“Shock and Awe”

PRENOTE: Thursday Mar 23 noon to one, Free Forgiveness introduction.  Details here.  I recommend this; a way to get acquainted with an important program..

POSTNOTE: We seem to be on the edge of major developments on the national scene.  A long time ago I said and I continue to say that the legal processes take a long time, and are a hallmark of the best aspects of the “Rule of Law” – expect that.  As for the assorted ideological issues: accusations of “woke”. etc.  The only antidotes are to be well informed first, and then to take some action to make sure your views are known to someone who can make a difference.

My preferred sources for reliable and balanced information are these: Letters from an American, Heather Cox Richardson; Civil Discourse, Joyce Vance; The Status Kuo, Jay Kuo; The Weekly Sift, Doug Muder.  Check their bio at their site.  Act.

There is so much happening, and I seem to have opinions to express two or three times a week.  Check the archive by the month at any time.


Twenty years ago today (March 19, 2003), the U.S. began the Iraq War.  The bombing began the night of March 19.  Baghdad is eight hours ahead of Twin Cities time.  It was expected, but not announced; it was horrific.  Nothing to celebrate.

I recall going to the local Fitness Center, and folks were watching on the television.  It was deadly serious time.  It will likely never be truly over.  The longest war in U.S. history, by far, even though the famous “mission accomplished” appearance by President Bush on the Aircraft Carrier off San Diego on May 3, 2003, was supposed to signal conquest.  From the beginning it was a war of choice, once in, all but impossible to exit.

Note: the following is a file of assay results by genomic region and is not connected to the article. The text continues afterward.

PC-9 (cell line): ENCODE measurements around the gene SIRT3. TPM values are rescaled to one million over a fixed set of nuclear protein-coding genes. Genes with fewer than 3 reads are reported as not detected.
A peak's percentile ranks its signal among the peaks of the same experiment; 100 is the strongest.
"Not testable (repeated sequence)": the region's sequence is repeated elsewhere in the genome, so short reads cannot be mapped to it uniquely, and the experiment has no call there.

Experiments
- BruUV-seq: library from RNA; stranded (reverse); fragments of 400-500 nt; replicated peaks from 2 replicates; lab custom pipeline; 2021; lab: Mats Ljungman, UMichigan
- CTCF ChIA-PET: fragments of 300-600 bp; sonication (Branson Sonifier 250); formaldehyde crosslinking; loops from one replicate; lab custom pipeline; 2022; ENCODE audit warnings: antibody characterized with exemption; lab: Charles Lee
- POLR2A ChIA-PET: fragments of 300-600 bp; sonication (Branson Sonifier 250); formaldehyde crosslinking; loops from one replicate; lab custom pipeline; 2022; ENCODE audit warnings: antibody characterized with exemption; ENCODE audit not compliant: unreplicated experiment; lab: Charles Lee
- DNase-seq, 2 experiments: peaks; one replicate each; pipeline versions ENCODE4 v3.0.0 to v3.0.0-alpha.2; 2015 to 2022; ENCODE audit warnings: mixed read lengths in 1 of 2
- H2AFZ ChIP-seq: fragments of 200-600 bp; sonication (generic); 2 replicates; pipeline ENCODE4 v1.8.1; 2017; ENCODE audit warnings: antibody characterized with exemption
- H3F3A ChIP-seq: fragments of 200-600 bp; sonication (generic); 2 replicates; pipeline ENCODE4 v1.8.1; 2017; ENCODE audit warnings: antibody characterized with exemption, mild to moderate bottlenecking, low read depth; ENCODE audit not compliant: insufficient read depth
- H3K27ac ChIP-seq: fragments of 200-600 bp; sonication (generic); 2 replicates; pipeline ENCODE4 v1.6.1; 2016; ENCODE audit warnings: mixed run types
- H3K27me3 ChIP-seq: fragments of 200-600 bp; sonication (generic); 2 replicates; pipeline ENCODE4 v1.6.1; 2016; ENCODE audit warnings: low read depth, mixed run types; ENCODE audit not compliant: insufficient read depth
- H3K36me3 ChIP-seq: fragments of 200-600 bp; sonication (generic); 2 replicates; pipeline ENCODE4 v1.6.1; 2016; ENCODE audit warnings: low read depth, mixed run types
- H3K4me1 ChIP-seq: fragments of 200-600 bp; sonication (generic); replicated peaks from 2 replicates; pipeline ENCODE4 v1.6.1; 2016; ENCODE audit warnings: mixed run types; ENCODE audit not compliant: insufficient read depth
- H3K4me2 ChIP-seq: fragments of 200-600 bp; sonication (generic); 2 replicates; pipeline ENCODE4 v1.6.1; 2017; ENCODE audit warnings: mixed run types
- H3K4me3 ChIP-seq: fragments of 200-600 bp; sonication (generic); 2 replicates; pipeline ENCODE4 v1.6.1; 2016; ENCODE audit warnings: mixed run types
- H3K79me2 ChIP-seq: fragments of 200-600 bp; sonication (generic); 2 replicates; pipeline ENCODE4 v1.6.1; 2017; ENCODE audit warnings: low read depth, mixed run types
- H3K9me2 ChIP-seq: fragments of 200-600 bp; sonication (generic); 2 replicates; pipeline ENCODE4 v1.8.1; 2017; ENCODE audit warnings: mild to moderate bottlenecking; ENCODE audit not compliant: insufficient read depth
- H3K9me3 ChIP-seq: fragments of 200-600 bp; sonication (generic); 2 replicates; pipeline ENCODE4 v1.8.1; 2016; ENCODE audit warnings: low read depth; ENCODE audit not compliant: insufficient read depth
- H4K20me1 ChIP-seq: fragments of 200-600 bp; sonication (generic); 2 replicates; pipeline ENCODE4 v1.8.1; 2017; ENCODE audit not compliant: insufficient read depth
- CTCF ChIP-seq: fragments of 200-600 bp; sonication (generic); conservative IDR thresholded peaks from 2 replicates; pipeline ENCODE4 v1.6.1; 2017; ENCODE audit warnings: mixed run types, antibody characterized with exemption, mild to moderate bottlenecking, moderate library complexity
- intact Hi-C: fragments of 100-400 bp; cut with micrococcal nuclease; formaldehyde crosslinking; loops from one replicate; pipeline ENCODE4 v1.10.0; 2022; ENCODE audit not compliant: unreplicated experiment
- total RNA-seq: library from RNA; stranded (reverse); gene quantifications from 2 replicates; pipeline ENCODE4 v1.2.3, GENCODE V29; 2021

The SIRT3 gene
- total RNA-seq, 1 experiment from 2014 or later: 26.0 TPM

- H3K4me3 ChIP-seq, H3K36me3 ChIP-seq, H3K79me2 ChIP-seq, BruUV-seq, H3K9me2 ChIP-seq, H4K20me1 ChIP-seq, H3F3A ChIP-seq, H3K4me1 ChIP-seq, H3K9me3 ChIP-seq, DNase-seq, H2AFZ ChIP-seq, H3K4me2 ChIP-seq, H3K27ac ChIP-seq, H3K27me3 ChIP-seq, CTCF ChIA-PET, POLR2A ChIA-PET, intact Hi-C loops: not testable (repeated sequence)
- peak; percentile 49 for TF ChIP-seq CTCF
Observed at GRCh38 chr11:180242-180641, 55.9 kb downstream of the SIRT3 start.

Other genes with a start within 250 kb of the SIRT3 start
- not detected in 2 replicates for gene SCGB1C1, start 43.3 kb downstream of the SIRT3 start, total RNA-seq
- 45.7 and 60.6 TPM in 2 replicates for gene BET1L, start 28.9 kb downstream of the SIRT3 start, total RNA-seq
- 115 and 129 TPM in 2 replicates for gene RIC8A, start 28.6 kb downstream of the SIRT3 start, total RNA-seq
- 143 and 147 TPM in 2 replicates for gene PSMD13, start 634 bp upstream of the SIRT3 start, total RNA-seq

A year earlier, in April, 2002, I wrote a column that was printed in the Minneapolis Star Tribune.  It can be read here: Afghanistan colum 4:2002001.  It was titled “9-11 was excuse to go to war”.  Naive as I was at the time, not once was the word “Iraq” was mentioned or even implied.  We were soon to learn this was an opportunity for certain U.S. elements to seek other objectives than avenging 9-11-01,  Al Qaeda was not the objective.

Of course, the beat goes on.  But the drumbeat is a bit different.

A peacemaker (my gig, too) was chastising our country for its support for Ukraine’s effort to defend itself against Russia.  The narrative, easily justifiable, is that going to war is no alternative to making peace, and brought up our involvement in Iraq.  Our efforts should be entirely on negotiating a peace.

We had the following exchange, shared in my post for Feb. 23, the one year anniversary of the Ukraine conflict.  My last paragraph below is my position.  I deeply respect Buddy.

from Buddy: As I read and hear mass media accounts, I find myself substituting “Iraq” for Ukraine and wondering at the comparison.  The human suffering, the atrocities, the pointless destruction, the long-term spread of toxins, the use of depleted uranium…..When the US was the illegal invader, the Ukrainian resistance would have been called insurgents.  War is immoral. War is murder.  We should do nothing to promote further death and destruction — and planetary omnicide.

War is barbaric whoever perpetrates it.  We need an international security order that is not seen as being run by the big bully who breaks all the rules.
I stand with people’s right to defend themselves but not with insisting that they kill until they themselves are killed, leaving the land and climate poisoned.   There really is a better way.
This is the 21st Century.  We’re 21 now.   Time is up on mass killing as “statecraft.”   How long can we avoid the use of nukes— even being urged by a retired US general on Fox last Sunday?  Ceasefire and negotiate.

response from Dick: earlier in this post (the first comment) I said I could probably be identified as “peacenik” and as “war monger” never guessing that Buddy would demonstrate the issue.